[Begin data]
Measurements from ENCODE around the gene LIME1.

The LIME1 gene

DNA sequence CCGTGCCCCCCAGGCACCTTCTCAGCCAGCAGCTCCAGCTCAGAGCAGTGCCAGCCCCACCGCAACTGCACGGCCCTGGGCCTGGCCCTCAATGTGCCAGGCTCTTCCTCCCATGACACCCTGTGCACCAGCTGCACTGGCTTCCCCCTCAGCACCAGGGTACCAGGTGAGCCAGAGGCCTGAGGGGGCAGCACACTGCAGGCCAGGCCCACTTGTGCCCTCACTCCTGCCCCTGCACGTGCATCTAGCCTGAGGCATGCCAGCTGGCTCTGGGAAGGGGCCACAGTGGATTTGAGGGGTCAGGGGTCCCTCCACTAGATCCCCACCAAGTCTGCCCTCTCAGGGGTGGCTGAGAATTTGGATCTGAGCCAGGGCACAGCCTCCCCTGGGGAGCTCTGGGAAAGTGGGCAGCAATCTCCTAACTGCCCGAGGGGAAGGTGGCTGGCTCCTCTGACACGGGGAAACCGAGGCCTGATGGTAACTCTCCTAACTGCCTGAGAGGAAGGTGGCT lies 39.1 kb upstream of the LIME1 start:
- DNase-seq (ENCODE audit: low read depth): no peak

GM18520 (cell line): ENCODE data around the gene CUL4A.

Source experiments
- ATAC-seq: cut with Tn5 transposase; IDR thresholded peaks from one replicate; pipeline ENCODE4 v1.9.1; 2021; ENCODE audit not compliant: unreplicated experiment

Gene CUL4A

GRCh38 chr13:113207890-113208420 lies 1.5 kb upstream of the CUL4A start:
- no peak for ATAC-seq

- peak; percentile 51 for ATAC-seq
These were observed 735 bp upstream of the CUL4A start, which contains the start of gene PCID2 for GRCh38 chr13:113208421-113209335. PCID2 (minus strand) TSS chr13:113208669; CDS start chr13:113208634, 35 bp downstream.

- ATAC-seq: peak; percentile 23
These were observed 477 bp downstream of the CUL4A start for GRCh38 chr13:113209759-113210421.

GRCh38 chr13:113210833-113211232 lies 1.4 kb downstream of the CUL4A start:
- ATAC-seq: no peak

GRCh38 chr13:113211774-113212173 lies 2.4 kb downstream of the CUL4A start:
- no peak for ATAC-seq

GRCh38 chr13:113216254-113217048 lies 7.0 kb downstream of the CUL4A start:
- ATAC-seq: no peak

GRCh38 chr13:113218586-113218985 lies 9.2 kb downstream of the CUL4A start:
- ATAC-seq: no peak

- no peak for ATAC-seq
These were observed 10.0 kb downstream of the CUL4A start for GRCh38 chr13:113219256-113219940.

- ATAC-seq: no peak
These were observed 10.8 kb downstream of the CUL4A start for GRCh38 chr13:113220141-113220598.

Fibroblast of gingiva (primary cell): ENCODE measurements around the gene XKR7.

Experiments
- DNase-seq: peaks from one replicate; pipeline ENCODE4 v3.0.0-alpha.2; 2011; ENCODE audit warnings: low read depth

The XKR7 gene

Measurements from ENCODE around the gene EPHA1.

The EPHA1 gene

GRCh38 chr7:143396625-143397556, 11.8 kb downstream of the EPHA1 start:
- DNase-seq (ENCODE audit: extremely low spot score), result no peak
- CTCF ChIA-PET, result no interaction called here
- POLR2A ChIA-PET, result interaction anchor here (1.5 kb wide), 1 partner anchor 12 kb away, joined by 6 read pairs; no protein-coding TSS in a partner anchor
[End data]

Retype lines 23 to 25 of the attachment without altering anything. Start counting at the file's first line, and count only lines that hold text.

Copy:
- no peak for ATAC-seq
These were observed 10.0 kb downstream of the CUL4A start for GRCh38 chr13:113219256-113219940.

- ATAC-seq: no peak